Interior, Hualapai Tribe Celebrate Indian Water Rights Settlement

Lake Powell AZ

EAGLE POINT, AZ – Department of the Interior Deputy Secretary Tommy Beaudreau and Assistant Secretary for Indian Affairs Bryan Newland joined members of the Hualapai Tribe for a celebration of the tribe’s historic $312 million water rights settlement.

The Hualapai Tribe Water Rights Settlement Act of 2022, the first Indian water rights settlement enacted during the Biden-Harris administration, settled the tribe’s water rights claims in Arizona and was the result of over a decade of negotiations between the federal government, tribal leaders, State of Arizona, and other parties. The law approved a settlement agreement that will provide much-needed water to the tribe and established a $312 million trust fund for the tribe to develop water infrastructure on its reservation. The settlement’s provisions will help provide certainty to the tribe and surrounding communities regarding access to water resources, enable tribal economic growth, and promote tribal sovereignty and self-sufficiency.

“Across the western United States, tribes are navigating an uncertain future as the climate crisis worsens, the arid West grows drier, and precious water resources become scarcer,” said Deputy Secretary Beaudreau. “The Biden-Harris administration is committed to using every tool at our disposal to deliver on our promises to Indigenous communities. Today we celebrate a settlement that was achieved by true collaboration – with Department of the Interior officials, tribal representatives, stakeholders and other water users – to finally deliver water to the Hualapai Tribe and its future generations.”

“Water rights have been, and continue to be, a priority for the Biden-Harris administration,” said Assistant Secretary Newland. “This is one of the many areas in which we are working to uphold the federal government’s trust responsibility to tribes. This investment in and commitment to Indian Country, while long overdue, is unprecedented. It has led to real change on the ground in many tribal communities, including right here at Hualapai.”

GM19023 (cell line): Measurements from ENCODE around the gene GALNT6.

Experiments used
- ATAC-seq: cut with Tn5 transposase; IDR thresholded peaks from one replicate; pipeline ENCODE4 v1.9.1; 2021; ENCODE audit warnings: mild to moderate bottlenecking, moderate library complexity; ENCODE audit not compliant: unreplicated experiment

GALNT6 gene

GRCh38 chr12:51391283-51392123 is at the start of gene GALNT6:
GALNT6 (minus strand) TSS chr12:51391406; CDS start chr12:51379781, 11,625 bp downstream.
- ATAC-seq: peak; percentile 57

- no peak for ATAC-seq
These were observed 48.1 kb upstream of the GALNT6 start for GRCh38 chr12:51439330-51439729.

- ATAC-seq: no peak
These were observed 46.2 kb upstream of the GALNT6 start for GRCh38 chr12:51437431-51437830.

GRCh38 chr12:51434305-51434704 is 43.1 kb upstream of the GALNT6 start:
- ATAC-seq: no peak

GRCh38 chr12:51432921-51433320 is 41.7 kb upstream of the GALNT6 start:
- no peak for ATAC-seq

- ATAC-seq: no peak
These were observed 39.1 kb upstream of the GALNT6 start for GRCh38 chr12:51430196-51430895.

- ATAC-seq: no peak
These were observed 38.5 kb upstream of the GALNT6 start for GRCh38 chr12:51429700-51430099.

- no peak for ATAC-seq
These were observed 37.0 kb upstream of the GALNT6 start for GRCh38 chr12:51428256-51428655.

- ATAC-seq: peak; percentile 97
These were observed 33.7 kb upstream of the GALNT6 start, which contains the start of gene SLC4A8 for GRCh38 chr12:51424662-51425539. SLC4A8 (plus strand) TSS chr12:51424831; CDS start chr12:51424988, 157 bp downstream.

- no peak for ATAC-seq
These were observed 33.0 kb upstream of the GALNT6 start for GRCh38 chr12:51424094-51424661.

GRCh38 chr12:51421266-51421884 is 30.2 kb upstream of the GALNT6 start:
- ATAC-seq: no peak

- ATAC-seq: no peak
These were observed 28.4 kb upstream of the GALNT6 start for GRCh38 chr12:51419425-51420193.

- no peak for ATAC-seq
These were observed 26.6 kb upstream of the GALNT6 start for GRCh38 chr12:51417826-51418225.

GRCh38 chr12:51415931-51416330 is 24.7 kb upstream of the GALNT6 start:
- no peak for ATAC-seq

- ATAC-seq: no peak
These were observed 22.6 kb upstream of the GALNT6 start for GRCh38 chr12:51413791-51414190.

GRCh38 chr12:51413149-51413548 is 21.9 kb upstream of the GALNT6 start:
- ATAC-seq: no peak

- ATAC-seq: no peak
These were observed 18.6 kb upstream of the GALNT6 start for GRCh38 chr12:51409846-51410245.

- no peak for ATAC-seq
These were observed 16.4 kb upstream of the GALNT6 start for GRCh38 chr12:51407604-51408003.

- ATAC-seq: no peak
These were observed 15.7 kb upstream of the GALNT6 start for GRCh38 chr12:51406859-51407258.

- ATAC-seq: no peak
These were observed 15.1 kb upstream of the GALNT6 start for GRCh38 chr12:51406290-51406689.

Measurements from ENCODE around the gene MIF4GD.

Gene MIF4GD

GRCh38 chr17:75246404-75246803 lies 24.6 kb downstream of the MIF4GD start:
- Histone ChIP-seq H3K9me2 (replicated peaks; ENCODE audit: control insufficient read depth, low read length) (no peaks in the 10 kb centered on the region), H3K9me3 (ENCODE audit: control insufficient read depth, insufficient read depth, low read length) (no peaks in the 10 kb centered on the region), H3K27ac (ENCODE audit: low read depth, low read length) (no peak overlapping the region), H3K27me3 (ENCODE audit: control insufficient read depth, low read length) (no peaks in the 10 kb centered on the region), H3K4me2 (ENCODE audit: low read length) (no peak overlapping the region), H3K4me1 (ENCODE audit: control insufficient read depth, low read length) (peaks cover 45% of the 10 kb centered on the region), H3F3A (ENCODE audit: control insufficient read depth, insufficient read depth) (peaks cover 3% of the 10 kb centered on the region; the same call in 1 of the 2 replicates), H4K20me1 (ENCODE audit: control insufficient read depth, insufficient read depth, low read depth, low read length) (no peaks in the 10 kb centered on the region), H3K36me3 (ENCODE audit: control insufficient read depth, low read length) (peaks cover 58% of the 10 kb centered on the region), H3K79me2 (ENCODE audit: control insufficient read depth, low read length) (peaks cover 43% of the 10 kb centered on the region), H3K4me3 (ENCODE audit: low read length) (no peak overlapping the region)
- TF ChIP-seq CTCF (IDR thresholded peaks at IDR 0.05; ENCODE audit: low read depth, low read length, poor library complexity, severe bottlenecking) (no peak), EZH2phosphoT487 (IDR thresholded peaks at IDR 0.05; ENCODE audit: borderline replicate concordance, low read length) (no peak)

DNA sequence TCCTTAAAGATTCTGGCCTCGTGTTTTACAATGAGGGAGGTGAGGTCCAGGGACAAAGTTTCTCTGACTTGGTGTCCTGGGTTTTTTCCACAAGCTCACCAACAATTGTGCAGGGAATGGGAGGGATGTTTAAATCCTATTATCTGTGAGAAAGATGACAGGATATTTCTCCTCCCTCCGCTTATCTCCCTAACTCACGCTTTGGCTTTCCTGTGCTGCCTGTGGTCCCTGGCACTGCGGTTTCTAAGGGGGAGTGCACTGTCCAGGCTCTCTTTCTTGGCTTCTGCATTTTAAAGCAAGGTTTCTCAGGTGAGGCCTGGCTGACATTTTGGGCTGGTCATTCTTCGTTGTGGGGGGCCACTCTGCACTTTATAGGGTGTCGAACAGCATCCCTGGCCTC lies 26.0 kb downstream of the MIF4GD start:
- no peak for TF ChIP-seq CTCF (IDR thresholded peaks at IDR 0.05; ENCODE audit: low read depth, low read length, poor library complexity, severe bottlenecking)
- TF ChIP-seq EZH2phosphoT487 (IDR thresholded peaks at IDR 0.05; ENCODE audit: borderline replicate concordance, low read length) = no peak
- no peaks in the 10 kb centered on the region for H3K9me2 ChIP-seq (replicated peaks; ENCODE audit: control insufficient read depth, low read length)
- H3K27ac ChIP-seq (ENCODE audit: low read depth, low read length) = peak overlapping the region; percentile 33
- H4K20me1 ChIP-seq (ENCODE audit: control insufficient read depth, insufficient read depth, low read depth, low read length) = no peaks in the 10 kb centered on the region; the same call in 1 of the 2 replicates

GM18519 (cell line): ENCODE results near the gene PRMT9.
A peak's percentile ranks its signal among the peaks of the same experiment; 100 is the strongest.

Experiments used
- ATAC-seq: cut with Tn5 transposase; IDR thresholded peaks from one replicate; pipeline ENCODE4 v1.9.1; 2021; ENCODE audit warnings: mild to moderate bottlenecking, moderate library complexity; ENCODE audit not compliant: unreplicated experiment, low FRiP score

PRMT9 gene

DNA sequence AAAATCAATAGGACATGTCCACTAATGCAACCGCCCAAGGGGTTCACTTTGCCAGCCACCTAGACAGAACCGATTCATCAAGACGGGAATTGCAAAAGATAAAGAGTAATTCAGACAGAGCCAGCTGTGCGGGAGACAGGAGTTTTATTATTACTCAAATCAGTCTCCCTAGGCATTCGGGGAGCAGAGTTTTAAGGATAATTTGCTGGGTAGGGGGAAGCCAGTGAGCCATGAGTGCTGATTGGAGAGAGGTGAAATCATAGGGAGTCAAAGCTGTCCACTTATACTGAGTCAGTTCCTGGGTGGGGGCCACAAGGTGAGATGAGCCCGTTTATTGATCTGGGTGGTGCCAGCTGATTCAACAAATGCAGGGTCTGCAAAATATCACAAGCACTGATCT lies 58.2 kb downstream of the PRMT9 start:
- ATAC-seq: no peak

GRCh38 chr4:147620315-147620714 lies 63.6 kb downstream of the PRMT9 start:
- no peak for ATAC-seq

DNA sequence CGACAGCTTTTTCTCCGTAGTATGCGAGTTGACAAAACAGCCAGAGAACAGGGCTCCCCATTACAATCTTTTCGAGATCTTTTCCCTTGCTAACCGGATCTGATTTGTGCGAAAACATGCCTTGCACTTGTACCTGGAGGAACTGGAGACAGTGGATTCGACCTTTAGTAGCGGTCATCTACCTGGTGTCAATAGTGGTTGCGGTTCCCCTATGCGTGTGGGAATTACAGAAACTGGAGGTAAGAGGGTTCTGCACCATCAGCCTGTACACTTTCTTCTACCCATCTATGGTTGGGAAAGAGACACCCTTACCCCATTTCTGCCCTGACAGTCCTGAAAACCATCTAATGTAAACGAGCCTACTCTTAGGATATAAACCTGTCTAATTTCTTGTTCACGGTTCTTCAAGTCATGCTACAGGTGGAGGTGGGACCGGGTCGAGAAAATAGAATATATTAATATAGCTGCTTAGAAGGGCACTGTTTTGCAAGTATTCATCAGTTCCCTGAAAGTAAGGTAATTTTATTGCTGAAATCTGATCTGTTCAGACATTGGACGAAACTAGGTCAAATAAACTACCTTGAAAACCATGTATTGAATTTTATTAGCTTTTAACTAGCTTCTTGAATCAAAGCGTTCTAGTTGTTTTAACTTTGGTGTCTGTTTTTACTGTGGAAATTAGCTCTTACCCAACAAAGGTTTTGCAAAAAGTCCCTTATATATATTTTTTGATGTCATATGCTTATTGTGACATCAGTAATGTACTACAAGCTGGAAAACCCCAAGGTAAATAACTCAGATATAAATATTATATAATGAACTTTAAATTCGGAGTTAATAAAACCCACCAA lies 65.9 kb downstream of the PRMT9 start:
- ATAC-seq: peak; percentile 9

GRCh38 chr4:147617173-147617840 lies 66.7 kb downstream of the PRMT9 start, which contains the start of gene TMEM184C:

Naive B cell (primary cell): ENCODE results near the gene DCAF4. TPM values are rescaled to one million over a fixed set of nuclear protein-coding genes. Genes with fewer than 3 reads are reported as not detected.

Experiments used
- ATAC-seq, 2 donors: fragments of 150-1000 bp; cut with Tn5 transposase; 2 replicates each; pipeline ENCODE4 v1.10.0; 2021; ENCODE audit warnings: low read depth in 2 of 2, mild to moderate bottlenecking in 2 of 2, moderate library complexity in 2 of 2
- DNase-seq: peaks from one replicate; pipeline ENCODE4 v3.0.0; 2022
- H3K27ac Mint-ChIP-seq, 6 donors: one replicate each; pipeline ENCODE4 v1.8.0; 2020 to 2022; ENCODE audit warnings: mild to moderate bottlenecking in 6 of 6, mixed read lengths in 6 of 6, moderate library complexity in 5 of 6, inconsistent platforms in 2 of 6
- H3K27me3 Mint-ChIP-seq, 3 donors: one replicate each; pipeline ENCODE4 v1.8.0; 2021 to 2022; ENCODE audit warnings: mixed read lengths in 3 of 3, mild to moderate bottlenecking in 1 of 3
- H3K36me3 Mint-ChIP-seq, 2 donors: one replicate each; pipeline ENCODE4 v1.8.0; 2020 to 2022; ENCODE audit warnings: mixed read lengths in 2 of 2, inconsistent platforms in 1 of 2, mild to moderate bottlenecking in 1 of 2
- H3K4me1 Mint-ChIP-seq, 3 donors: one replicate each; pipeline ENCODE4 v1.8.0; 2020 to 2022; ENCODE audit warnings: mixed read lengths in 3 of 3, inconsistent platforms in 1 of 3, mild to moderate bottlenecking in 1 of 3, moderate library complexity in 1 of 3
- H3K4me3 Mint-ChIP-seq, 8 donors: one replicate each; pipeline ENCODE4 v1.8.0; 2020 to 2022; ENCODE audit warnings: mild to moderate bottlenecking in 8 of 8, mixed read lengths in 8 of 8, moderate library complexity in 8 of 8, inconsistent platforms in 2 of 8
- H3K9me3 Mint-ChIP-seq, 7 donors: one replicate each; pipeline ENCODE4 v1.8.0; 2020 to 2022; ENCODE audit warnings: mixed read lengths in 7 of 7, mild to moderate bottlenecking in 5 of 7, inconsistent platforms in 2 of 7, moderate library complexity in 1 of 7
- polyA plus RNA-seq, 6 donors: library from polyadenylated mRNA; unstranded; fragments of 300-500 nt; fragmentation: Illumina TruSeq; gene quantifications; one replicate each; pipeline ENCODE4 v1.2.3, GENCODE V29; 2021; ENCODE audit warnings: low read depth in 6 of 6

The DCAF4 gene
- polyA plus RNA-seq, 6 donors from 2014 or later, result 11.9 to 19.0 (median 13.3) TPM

To date, the Biden-Harris administration has allocated more than $3.1 billion to fund Indian water rights settlements, more than any other administration in history. This includes more than $2 billion through the President’s Bipartisan Infrastructure Law to implement the Indian Water Rights Settlement Completion Fund, which is helping deliver long-promised water resources to tribes, certainty to surrounding communities, and a solid foundation for future economic development for entire communities dependent on common water resources.

Indian water rights settlements help ensure that tribal nations have safe, reliable water supplies; improve environmental and health concerns on reservations; and enable economic growth. These settlements have the potential to end decades of controversy and contention among tribal nations and neighboring communities, and promote cooperation in the management of water resources. Indian water rights settlements also promote community and economic development for regions surrounding tribal communities, as conflicts are resolved and vital infrastructure is developed.

At the Interior Department, the Secretary’s Indian Water Rights Office manages, negotiates and oversees implementation of Indian water rights claims. This settlement included partners from across the agency, including the Bureau of Indian Affairs.